From a comment I made to this post on lifehacker:

I have a laptop (powerbook 15 g4) and it's a great computer, and despite it's age (2 years) it basically does everything I need it to. And 90% of what I'm doing is:

  • editing text files
  • reading rss
  • email/websurfing
  • reading pdf files
  • command line things

The portability is really helpful, but, frankly, I often feel like I'm pulling around too much, and would like the computer that I lug around with me to not have to have everything on it, and I think that having a desktop to be able to manage the libraries database (pictures, video, music, pdfs, etc.) could make a lot of things easier. I mean truth be told, when I'm at home, all the computering happens at a desk, so having a desktop wouldn't hinder things.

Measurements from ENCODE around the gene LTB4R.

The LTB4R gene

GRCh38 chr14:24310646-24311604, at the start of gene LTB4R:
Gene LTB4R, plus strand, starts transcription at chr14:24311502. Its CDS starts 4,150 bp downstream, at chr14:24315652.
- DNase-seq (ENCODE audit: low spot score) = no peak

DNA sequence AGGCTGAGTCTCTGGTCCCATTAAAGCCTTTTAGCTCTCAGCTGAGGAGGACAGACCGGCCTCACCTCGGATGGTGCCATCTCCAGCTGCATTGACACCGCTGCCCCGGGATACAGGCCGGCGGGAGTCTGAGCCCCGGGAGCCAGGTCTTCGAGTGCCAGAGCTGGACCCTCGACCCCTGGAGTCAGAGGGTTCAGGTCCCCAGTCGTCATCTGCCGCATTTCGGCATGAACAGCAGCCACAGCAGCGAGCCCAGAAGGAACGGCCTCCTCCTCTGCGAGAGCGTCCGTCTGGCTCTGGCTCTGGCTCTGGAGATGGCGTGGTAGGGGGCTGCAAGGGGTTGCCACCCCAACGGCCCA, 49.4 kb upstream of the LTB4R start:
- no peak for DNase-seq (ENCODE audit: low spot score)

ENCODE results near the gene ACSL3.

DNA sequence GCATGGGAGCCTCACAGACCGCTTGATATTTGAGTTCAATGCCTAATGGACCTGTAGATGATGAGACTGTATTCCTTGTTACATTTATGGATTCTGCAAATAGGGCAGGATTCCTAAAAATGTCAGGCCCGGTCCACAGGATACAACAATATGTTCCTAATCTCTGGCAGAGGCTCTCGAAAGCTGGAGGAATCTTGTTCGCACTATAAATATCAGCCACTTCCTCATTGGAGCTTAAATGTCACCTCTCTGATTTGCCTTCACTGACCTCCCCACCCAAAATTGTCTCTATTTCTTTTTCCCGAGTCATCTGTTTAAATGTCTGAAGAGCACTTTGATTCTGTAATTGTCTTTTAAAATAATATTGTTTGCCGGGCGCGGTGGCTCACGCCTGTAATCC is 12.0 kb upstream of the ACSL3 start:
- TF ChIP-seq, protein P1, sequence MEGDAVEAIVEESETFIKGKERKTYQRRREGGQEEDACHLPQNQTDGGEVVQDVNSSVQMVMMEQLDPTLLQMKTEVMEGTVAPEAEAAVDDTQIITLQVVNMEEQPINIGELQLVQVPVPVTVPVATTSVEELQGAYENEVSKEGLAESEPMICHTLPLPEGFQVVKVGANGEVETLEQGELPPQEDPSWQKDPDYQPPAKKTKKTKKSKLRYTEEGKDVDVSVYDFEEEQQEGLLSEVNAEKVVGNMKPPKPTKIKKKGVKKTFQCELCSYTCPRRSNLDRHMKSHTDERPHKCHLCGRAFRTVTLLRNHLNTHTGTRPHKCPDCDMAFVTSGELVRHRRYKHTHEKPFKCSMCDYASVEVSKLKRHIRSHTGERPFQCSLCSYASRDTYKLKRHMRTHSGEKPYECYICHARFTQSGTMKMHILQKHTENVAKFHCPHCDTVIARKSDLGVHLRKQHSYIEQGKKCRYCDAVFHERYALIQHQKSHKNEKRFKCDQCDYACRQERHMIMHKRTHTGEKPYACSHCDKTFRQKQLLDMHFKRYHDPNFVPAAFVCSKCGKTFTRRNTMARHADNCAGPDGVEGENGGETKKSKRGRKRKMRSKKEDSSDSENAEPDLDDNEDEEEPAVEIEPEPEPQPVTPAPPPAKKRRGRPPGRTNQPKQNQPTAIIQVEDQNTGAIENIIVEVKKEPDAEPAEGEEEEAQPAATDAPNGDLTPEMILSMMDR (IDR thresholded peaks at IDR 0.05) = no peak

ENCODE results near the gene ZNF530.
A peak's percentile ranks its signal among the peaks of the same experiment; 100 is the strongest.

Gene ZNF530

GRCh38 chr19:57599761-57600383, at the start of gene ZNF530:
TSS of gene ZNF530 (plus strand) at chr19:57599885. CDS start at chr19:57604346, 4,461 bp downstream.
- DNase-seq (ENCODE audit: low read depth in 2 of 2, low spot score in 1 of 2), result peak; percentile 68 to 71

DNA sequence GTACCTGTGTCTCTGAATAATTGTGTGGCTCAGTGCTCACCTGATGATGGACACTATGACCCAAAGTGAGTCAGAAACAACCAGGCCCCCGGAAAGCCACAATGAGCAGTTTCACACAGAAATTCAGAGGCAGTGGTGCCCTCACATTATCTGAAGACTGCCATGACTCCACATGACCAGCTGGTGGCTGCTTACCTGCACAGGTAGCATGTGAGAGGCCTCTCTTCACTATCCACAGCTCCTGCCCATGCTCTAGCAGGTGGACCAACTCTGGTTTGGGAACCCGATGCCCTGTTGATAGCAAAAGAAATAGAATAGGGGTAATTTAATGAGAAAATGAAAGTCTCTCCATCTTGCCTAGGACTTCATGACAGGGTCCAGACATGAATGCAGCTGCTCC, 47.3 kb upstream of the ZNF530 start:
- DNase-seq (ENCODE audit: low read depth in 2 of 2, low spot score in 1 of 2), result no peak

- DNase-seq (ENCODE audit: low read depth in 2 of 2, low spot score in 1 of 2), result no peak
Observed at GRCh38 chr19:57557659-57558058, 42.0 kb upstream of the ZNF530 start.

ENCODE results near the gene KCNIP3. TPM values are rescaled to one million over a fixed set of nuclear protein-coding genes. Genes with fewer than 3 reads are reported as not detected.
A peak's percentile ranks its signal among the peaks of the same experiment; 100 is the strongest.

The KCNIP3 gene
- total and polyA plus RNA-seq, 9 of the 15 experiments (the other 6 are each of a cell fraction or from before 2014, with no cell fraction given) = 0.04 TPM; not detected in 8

If you were just going to have one computer, given what the author said, for a lot of people, particularly given how powerful a lot of laptops are, it makes sense to get a laptop.

I'd add to this, that there are lots of situations where desktops continue to make a lot of sense (other than production environments), particularly where a computer is going to be used by more than one person. That's something we don't tend to think about a lot these days, but I think it's totally an issue.